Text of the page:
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# updated: 11/23/00, 1/12/03 (answer to Q7 of Section 1.

Hayashi Econometrics: Answers to Selected Review Questions
Chapter 1
Section 1.1
1. The intercept is increased by log(100).
2. Since (
i
, x
i
) is independent of (
j
, x
1
, . . . , x
i1
, x
i+1
, . . . , x
n
) for i = j, we have: E(
i
|
X,
j
) = E(
i
| x
i
). So
E(
i

j
| X)
= E[E(
j

i
| X,
j
) | X] (by Law of Iterated Expectations)
= E[
j
E(
i
| X,
j
) | X] (by linearity of conditional expectations)
= E[
j
E(
i
| x
i
) | X]
= E(
i
| x
i
) E(
j
| x
j
).
The last equality follows from the linearity of conditional expectations because E(
i
| x
i
)
is a function of x
i
.
3.
E(y
i
| X) = E(x

i
+
i
| X) (by Assumption 1.1)
= x

i
+ E(
i
| X) (since x
i
is included in X)
= x

i
(by Assumption 1.2).
Conversely, suppose E(y
i
| X) = x

i
(i = 1, 2, . . . , n). Dene
i
y
i
E(y
i
| X). Then by
construction Assumption 1.1 is satised:
i
= y
i
x

i
. Assumption 1.2 is satised because
E(
i
| X) = E(y
i
| X) E[E(y
i
| X) | X] (by denition of
i
here)
= 0 (since E[E(y
i
| X) | X] = E(y
i
| X)).
4. Because of the result in the previous review question, what needs to be veried is Assumption
1.4 and that E(CON
i
| YD
1
, . . . , YD
n
) =
1
+
2
YD
i
. That the latter holds is clear from
the i.i.d. assumption and the hint. From the discussion in the text on random samples,
Assumption 1.4 is equivalent to the condition that E(
2
i
| YD
i
) is a constant, where
i

CON
i

2
YD
i
.
E(
2
i
| YD
i
) = Var(
i
| YD
i
) (since E(
i
| YD
i
) = 0)
= Var(CON
i
| YD
i
).
This is a constant since (CON
i
, YD
i
) is jointly normal.
5. If x
i2
= x
j2
for all i, j, then the rank of X would be one.
1
6. By the Law of Total Expectations, Assumption 1.4 implies
E(
2
i
) = E[E(
2
i
| X)] = E[
2
] =
2
.
Similarly for E(
i

j
).
Section 1.2
5. (b)
e

e = (M)

(M)
=

## M (recall from matrix algebra that (AB)

= B

)
=

MM (since M is symmetric)
=

M (since M is itempotent).
6. A change in the unit of measurement for y means that y
i
gets multiplied by some factor, say
, for all i. The OLS formula shows that b gets multiplied by . So y gets multiplied by the
same factor , leaving R
2
unaected. A change in the unit of measurement for regressors
leaves x

i
b, and hence R
2
, unaected.
Section 1.3
4(a). Let d

E(

| X), a

E(

), and c E(

| X) E(

). Then d = a c and
dd

= aa

ca

ac

+cc

E(dd

) = E(aa

) E(ca

) E(ac

) + E(cc

).
Now,
E(dd

) = E[E(dd

## | X)] (by Law of Total Expectations)

= E
_
E[(

E(

| X))(

E(

| X))

| X]
_
= E
_
Var(

| X)
_
(by the rst equation in the hint).
By denition of variance, E(aa

) = Var(

) =
Var[E(

## | X)]. For E(ca

), we have:
E(ca

) = E[E(ca

| X)]
= E
_
E[(E(

| X) E(

))(

E(

))

| X]
_
= E
_
(E(

| X) E(

)) E[(

E(

))

| X]
_
= E
_
(E(

| X) E(

))(E(

| X) E(

))

_
= E(cc

) = Var[E(

| X)].
Similarly, E(ac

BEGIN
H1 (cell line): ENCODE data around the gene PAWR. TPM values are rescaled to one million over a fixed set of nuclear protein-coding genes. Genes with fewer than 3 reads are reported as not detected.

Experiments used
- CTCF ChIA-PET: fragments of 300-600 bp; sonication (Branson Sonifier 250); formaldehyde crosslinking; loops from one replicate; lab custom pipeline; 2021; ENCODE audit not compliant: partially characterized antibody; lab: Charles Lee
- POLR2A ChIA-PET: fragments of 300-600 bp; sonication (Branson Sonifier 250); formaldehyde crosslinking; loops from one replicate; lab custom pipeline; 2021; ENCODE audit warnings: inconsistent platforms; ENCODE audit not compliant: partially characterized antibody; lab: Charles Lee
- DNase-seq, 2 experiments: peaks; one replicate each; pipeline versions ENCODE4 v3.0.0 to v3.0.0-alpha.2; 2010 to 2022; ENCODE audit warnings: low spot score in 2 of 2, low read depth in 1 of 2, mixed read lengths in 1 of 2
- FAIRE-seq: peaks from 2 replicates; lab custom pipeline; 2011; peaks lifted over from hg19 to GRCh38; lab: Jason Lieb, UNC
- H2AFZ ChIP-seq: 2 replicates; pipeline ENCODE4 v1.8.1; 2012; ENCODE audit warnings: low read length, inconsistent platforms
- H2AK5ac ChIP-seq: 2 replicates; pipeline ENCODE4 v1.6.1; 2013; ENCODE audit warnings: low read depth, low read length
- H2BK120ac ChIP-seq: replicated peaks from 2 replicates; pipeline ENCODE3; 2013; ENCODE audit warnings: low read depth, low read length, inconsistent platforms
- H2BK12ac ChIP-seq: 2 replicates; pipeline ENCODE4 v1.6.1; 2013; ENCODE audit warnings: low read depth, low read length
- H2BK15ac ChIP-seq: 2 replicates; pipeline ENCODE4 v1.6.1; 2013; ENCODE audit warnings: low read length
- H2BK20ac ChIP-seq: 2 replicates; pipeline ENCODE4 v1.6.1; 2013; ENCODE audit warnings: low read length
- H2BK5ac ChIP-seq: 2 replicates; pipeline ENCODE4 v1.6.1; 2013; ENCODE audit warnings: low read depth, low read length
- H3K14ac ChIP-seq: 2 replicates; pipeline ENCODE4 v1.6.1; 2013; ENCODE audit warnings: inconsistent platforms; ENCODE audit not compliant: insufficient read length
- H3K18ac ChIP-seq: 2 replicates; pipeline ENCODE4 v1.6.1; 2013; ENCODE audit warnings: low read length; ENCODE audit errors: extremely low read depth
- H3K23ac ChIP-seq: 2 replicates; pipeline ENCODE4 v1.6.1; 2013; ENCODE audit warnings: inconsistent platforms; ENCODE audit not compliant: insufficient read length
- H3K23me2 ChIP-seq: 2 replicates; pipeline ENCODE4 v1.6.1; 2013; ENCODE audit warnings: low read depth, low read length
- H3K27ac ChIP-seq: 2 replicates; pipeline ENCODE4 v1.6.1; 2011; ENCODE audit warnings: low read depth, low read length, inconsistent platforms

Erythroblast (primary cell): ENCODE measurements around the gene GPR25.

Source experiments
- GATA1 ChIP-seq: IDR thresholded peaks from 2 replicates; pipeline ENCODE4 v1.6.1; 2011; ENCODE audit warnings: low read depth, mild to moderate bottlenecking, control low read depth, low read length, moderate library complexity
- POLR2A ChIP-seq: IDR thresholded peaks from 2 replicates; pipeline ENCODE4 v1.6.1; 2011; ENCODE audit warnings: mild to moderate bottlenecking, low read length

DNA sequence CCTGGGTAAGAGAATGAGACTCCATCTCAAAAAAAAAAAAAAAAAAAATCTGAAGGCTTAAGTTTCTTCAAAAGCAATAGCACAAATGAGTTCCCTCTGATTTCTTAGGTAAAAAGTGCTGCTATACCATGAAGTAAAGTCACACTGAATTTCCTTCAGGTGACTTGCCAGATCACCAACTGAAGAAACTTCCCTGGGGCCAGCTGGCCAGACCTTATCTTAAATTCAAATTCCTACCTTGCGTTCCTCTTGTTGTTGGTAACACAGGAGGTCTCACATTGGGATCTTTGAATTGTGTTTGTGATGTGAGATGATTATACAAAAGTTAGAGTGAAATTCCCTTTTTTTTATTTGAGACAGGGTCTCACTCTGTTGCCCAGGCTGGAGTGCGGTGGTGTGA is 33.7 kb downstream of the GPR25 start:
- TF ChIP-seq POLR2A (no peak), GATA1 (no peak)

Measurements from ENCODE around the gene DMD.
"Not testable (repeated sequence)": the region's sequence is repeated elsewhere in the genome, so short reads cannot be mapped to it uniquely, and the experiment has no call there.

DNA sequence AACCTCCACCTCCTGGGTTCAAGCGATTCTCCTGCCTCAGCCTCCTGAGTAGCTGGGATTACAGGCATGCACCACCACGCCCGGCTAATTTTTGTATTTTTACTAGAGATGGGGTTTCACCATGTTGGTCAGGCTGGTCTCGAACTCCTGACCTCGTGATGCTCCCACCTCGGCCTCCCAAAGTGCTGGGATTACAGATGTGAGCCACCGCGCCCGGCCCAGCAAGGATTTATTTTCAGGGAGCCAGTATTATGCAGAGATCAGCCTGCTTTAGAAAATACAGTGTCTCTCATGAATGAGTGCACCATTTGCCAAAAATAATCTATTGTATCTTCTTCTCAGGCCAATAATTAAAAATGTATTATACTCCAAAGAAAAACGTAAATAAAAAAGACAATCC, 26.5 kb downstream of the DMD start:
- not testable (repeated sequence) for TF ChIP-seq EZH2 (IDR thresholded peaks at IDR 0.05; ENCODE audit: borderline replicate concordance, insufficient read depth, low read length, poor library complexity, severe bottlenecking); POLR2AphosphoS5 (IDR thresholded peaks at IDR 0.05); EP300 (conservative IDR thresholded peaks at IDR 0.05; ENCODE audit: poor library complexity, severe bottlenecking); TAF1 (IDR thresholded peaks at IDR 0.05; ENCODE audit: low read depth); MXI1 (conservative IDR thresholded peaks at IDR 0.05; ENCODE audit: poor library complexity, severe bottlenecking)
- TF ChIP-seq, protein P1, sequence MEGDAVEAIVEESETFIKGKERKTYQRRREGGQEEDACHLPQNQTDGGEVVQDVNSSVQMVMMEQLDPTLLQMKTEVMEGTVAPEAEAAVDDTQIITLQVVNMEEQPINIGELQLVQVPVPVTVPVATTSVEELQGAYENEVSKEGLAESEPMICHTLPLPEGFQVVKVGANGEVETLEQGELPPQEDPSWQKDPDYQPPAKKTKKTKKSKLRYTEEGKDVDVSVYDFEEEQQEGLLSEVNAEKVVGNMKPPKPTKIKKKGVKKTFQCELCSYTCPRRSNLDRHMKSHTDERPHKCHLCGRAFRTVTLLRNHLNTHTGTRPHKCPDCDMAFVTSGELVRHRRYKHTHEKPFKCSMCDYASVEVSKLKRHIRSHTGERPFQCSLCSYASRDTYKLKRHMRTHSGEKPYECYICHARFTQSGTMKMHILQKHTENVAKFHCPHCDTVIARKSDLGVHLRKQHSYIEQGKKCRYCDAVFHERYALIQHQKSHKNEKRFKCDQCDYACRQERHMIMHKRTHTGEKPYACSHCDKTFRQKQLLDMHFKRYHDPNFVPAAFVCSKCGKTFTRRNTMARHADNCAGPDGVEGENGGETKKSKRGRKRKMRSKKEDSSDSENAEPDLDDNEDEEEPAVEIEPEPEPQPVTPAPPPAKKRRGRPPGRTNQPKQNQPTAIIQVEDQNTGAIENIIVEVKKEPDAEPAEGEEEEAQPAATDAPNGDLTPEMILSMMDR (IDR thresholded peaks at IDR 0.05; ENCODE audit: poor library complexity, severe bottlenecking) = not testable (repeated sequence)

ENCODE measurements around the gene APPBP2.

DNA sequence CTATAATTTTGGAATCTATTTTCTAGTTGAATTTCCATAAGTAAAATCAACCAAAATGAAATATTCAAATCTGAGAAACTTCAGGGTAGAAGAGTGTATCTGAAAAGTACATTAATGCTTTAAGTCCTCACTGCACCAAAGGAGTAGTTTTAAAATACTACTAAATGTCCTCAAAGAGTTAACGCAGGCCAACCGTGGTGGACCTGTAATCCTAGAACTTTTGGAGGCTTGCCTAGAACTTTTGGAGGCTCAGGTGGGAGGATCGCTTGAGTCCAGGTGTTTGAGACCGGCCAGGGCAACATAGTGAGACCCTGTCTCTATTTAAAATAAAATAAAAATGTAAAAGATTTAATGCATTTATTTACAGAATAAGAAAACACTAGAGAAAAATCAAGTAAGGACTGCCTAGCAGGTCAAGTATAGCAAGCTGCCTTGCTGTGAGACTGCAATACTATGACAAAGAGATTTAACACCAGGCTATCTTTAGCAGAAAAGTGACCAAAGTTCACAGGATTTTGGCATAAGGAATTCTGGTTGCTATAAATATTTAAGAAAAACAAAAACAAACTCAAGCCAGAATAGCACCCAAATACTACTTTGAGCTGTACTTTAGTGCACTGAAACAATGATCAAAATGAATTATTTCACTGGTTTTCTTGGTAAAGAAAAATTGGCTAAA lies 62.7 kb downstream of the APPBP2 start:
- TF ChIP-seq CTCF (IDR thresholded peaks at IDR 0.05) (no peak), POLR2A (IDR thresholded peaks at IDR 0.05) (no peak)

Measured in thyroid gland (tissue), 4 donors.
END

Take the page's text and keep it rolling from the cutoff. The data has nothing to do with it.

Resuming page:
) = Var[E(

| X)] .
2
4(b). Since by assumption E(

| X) = , we have Var[E(

## | X)] = 0. So the equality in (a) for

the unbiased estimator

becomes Var(

) = E[Var(

## | X)]. Similarly for the OLS estimator

b, we have: Var(b) = E[Var(b | X)]. As noted in the hint, E[Var(

## | X)] E[Var(b | X)].

7. p
i
is the i-th diagonal element of the projection matrix P. Since P is positive semi-denite,
its diagonal elements are all non-negative. Hence p
i
0.

n
i=1
p
i
= K because this sum
equals the trace of P which equals K. To show that p
i
1, rst note that p
i
can be written
as: e

i
Pe
i
where e
i
is an n-dimensional i-th unit vector (so its i-th element is unity and the
other elements are all zero). Now, recall that for the annihilator M, we have M = I P
and M is positive semi-denite. So
e

i
Pe
i
= e

i
e
i
e

i
Me
i
= 1 e

i
Me
i
(since e

i
e
i
= 1)
1 (since M is positive semi-denite).
Section 1.4
6. As explained in the text, the overall signicance increases with the number of restrictions to
be tested if the t test is applied to each restriction without adjusting the critical value.
Section 1.5
2. Since
2
log L()/(

## ) = 0, the information matrix I() is block diagonal, with its rst

block corresponding to and the second corresponding to . The inverse is block diagonal,
with its rst block being the inverse of
E
_

2
log L()

_
.
So the Cramer-Rao bound for is the negative of the inverse of the expected value of
(1.5.2). The expectation, however, is over y and X because here the density is a joint
density. Therefore, the Cramer-Rao bound for is
2
E[(X

X)]
1
.
Section 1.6
3. Var(b | X) = (X

X)
1
X

Var( | X)X(X

X)
1
.
Section 1.7
2. It just changes the intercept by b
2
times log(1000).
5. The restricted regression is
log
_
TC
i
p
i2
_
=
1
+
2
log(Q
i
) +
3
log
_
p
i1
p
i2
_
+
5
log
_
p
i3
p
i2
_
+
i
. (1)
The OLS estimate of (
1
, . . . ,
5
) from (1.7.8) is (4.7, 0.72, 0.59, 0.007, 0.42). The OLS
estimate from the above restricted regression should yield the same point estimate and
standard errors. The SSR should be the same, but R
2
should be dierent.
3
6. Thats because the dependent variable in the restricted regression is dierent from that in
the unrestricted regression. If the dependent variable were the same, then indeed the R
2
should be higher for the unrestricted model.
7(b) No, because when the price of capital is constant across rms we are forced to use the
1
+
2
+
3
= 1 to calculate
2
(capitals contribution) from the OLS
estimate of
1
and
3
.
8. Because input choices can depend on
i
, the regressors would not be orthogonal to the error
term. Under the Cobb-Douglas technology, input shares do not depend on factor prices.
Labor share, for example, should be equal to
1
/(
1
+
2
+
3
) for all rms. Under constant
returns to scale, this share equals
1
. So we can estimate s without sampling error.
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